Chinese Corporate Balance Sheets Continue to Deteriorate

October 15, 2013
By Knowledge Leaders Team in Uncategorized

There has been much discussion in recent years of the leverage buildup in the Chinese corporate sector and the problems (or not) that this will (or won’t) create, so we thought we’d chime in with some quantitative data and let the reader make his or her own conclusions. The below table is a time series analysis of annual data for non-financial, non-utility CSI 300 constituents. The ratios below are constructed from an aggregation of all individual corporate financial statements. The goal is to see how the listed sector’s balance sheet and profits (in aggregate) have evolved over the last decade. From examining the table below a few things stand out:

  1. Operating cash flow margin has fallen by 65% since 2002
  2. Total liabilities % of equity has risen by 60%
  3. Financial leverage has risen by 26%
  4. Total non-financial working capital (which is (Current Accounts-Cash)+(Current Liabilities-Short-term Debt), and used to detect “channel stuffing”) has risen by 105%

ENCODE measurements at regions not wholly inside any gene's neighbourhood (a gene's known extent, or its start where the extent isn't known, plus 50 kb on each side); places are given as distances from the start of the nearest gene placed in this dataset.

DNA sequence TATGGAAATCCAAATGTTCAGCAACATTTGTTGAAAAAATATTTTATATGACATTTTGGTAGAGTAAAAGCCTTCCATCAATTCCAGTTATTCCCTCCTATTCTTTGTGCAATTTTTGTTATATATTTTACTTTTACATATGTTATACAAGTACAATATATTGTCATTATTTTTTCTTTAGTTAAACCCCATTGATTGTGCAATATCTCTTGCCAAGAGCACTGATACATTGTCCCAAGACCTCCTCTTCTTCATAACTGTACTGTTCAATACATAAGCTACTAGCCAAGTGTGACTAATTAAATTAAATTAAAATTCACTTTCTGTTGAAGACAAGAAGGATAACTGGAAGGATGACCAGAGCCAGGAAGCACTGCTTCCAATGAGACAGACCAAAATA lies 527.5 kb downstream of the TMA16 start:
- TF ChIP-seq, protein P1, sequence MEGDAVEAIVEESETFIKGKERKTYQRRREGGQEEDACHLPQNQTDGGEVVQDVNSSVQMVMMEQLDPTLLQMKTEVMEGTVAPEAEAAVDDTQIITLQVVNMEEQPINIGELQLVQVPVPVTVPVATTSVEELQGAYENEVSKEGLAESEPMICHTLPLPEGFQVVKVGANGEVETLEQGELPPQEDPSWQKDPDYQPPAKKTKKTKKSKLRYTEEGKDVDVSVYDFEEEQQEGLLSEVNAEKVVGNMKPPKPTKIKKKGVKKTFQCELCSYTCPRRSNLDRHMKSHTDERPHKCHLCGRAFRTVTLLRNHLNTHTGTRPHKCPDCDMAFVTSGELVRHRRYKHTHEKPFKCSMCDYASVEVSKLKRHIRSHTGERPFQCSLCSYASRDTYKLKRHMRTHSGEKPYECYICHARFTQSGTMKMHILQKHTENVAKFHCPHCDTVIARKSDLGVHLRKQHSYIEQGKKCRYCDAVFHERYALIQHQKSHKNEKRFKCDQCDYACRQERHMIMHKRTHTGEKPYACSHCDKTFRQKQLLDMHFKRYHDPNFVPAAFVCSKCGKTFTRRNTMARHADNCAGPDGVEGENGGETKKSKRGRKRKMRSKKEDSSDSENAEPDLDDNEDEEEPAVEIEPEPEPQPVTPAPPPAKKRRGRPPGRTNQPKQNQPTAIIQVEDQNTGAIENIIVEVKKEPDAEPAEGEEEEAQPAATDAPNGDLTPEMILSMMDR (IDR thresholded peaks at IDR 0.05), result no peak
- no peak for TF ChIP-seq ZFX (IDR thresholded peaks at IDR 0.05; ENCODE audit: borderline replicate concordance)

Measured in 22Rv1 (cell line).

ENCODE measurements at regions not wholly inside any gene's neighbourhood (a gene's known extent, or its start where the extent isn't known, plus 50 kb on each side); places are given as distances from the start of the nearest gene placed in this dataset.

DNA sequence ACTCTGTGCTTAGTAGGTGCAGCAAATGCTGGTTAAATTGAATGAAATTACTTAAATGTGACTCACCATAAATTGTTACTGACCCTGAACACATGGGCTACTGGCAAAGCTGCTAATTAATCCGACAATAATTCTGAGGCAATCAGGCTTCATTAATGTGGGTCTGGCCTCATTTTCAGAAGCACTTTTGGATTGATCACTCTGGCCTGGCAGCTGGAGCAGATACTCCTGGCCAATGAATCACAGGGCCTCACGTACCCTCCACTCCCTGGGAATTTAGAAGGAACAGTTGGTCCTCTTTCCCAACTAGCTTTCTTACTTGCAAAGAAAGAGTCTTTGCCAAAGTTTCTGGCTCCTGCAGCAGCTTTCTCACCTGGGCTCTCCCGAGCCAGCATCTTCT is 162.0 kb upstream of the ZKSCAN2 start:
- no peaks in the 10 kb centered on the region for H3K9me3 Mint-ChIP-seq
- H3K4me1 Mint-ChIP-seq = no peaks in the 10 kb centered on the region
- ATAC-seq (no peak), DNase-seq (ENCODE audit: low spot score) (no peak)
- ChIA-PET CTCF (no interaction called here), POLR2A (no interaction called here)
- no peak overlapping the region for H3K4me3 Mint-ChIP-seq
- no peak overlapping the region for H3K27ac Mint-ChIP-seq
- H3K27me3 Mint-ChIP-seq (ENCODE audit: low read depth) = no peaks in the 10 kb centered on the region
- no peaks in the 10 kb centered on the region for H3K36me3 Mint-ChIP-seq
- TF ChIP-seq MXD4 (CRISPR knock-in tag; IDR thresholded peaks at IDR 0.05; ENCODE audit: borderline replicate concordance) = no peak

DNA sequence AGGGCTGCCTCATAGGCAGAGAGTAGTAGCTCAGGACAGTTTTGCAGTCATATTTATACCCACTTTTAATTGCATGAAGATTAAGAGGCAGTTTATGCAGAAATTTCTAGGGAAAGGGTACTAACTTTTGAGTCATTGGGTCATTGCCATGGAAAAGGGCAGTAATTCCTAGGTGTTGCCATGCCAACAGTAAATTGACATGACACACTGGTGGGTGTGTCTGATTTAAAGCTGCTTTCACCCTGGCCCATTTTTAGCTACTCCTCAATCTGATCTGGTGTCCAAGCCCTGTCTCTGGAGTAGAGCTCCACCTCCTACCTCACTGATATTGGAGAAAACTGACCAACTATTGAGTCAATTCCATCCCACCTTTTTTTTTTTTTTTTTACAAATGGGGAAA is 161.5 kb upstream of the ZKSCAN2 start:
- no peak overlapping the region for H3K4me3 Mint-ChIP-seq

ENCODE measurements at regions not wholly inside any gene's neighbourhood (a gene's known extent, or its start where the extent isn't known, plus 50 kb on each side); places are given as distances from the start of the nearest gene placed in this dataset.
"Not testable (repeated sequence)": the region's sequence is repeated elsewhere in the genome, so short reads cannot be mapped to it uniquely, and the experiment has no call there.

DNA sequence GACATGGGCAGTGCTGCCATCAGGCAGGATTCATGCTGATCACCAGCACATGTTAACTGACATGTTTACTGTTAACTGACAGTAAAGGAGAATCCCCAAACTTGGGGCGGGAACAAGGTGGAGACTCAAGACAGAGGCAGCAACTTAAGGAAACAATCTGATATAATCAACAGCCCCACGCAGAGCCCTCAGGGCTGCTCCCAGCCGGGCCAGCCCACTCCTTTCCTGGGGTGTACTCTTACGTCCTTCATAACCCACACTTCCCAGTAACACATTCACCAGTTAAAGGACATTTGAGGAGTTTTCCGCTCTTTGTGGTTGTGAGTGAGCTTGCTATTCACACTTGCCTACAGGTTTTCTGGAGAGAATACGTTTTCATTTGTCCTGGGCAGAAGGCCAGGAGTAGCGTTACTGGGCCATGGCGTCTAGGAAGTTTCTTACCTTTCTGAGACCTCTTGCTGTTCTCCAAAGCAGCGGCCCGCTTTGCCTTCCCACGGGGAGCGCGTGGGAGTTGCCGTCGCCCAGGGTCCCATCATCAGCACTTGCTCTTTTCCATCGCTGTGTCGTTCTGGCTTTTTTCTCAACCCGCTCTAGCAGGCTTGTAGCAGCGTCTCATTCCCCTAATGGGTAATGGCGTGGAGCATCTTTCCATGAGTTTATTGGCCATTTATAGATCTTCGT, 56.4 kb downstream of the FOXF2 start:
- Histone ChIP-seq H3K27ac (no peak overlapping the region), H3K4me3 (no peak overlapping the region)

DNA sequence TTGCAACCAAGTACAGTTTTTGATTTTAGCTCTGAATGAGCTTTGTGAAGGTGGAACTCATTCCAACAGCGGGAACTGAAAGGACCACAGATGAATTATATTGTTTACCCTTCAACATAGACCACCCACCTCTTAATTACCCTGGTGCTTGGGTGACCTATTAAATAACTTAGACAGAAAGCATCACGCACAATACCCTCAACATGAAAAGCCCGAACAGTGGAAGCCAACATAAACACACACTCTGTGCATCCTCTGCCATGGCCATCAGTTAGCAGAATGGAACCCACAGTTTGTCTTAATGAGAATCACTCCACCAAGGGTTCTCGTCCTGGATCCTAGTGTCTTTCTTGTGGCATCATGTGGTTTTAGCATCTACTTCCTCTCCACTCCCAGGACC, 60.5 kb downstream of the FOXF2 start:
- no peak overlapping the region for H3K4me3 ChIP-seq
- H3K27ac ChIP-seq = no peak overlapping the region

5. Net debt is flat (which makes us question the validity of the “Cash” line on Chinese balance sheets)

We are not making a judgment on whether this is sustainable or opining on what kinds of problems this buildup in leverage might create, just observing that certain important measures of profits and leverage have shown persistent deterioration since 2002, and especially since 2009.

Moreover, when comparing the most recent data point across various other Asian EMs it is clear that Chinese companies in aggregate are more levered than their Asian peers, except for Indian companies. The reliance on working capital by Chinese firms to finance sales could be considered high, at least.

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